3Nishi et al, "Broad-passband--width optical fiber for multi/demultiplexer using a diffraction grating and a retroreflector prism," Electronic Letters, vol. 31, No. 10, May 1985, pp. 423-424.
4 *Nishi et al, Broad passband width optical fiber for multi/demultiplexer using a diffraction grating and a retroreflector prism, Electronic Letters, vol. 31, No. 10, May 1985, pp. 423 424.
5Tomlinson et al, "Optical multiplexer for multimode fiber transmission systems," Applies Physics Letters, vol. 31, No. 3, Aug. 1977, pp. 169-171.
6 *Tomlinson et al, Optical multiplexer for multimode fiber transmission systems, Applies Physics Letters, vol. 31, No. 3, Aug. 1977, pp. 169 171.
Referenced by
Citing PatentFiling datePublication dateApplicantTitle
US5638173 *May 24, 1995Jun 10, 1997Renishaw PlcSpectrum splitting spectroscopic apparatus
US5768040 *Aug 26, 1996Jun 16, 1998Orbital Sciences CorporationWide field-of-view imaging spectrometer
US6661513 *Nov 21, 2001Dec 9, 2003Roygbiv, LlcRefractive-diffractive spectrometer
US7106440Mar 17, 2005Sep 12, 2006Roygbiv, LlcRefractive-diffractive spectrometer
US7209230Jun 20, 2005Apr 24, 2007Luckoff Display CorporationHand-held spectra-reflectometer
US7233394Jun 20, 2005Jun 19, 2007Luckoff Display CorporationCompact spectrometer
US7408638Feb 27, 2006Aug 5, 2008Roygbiv, LlcRefractive-diffractive spectrometer
US7452506 *Oct 21, 2002Nov 18, 2008Burns Energy Company, Inc.Automated staining and decolorization of biological material
US7817274Oct 19, 2010Jingyun ZhangCompact spectrometer
US8018597Jun 20, 2008Sep 13, 2011Com Dev International Ltd.Slab waveguide spatial heterodyne spectrometer assembly
US8345226Nov 14, 2008Jan 1, 2013Jingyun ZhangSpectrometers miniaturized for working with cellular phones and other portable electronic devices
US8537343Nov 13, 2012Sep 17, 2013Jingyun ZhangSpectrometer miniaturized for working with cellular phones and other portable electronic devices
US8885160 *Feb 25, 2009Nov 11, 2014Buerkert Werke GmbhMicrospectrometer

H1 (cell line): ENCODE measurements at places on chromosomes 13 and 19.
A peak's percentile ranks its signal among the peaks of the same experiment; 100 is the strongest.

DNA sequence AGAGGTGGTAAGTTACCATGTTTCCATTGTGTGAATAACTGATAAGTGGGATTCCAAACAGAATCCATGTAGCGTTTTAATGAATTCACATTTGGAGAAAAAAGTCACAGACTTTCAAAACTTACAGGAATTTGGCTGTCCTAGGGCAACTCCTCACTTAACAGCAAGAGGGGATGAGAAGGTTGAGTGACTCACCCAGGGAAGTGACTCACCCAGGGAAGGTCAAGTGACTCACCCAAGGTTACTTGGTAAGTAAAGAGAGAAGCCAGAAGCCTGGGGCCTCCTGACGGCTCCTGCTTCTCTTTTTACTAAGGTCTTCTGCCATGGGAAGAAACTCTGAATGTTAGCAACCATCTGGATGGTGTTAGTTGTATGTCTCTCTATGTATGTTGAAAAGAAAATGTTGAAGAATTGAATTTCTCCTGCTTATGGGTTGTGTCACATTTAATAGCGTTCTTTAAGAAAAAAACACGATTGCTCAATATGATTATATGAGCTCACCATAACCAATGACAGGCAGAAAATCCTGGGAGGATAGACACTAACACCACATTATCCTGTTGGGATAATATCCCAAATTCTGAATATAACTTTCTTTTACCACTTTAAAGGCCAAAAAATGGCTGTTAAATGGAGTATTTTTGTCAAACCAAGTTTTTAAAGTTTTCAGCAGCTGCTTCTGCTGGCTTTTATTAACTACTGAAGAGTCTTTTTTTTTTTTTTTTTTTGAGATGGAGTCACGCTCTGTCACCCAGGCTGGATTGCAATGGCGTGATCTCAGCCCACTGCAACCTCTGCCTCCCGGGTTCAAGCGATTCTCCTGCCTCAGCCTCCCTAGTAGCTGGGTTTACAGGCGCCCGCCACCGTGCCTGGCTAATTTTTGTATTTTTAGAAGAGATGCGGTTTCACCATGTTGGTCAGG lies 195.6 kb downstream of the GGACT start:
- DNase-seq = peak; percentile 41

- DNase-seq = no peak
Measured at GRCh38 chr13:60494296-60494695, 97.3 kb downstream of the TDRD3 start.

US9091621Apr 5, 2013Jul 28, 2015GGB CompanyMultiple slide processing apparatus
US9122014 *May 5, 2010Sep 1, 2015Oto Photonics, Inc.Optical mechanism of miniaturized optical spectrometers
US20030138877 *Oct 21, 2002Jul 24, 2003Gibbs Walden LewisAutomated staining and decolorization of biological material
US20030231308 *Nov 21, 2001Dec 18, 2003Granger Edward M.Refractive-diffractive spectrometer
US20040227939 *Nov 25, 2003Nov 18, 2004Granger Edward M.Refractive-diffractive spectrometer
US20050219525 *Mar 17, 2005Oct 6, 2005Granger Edward MRefractive-diffractive spectrometer
US20060170920 *Feb 27, 2006Aug 3, 2006Roygbiv, Llc, D/B/A Delta ERefractive-diffractive spectrometer
US20090081774 *Oct 7, 2008Mar 26, 2009Burns Energy Company, Inc.Automated Staining and Decolorization of Biological Material
US20090091754 *May 5, 2008Apr 9, 2009Jingyun ZhangCompact Spectrometer
US20090316159 *Dec 24, 2009Com Dev International Ltd.Slab waveguide spatial heterodyne spectrometer assembly
US20100182594 *Jul 22, 2010The University Of WyomingApparatus for automated real-time material identification
US20100309454 *Nov 14, 2008Dec 9, 2010Jingyun ZhangSpectrometers miniaturized for working with cellular phones and other portable electronic devices
US20110080583 *Feb 25, 2009Apr 7, 2011Dominik RabusMicrospectrometer
US20130294727 *May 5, 2010Nov 7, 2013Oto Photonics Inc.Optical Mechanism Of Miniaturized Optical Spectrometers
CN103134588A *Feb 4, 2013Jun 5, 2013杭州远方光电信息股份有限公司Spectrograph
EP1151256A1 *Dec 16, 1999Nov 7, 2001Spectrostar B.V.Spectrophotometer
EP2474817A1 *Jan 10, 2011Jul 11, 2012European Organization for Astronomical Research in the Southern HemisphereImage slicing instruments and method
WO2003046495A1 *Nov 19, 2002Jun 5, 2003Delta ERefractive-diffractive spectrometer
Classifications
U.S. Classification356/326, 356/328
International ClassificationG01J3/28, G01J3/36
Cooperative ClassificationG01J3/2803, G01J3/36, G01J3/0294, G01J3/0256, G01J3/0208
European ClassificationG01J3/28B, G01J3/36
Legal Events
DateCodeEventDescription
Mar 21, 1995ASAssignment
Owner name: CONTROL DEVELOPMENT, INC., INDIANA
Free format text: ASSIGNMENT OF ASSIGNORS INTEREST;ASSIGNOR:KINNEY, TERRANCE R.;REEL/FRAME:007432/0516
Effective date: 19950317
Jan 5, 1999REMIMaintenance fee reminder mailed
Jun 13, 1999LAPSLapse for failure to pay maintenance fees
Aug 24, 1999FPExpired due to failure to pay maintenance fee
Effective date: 19990613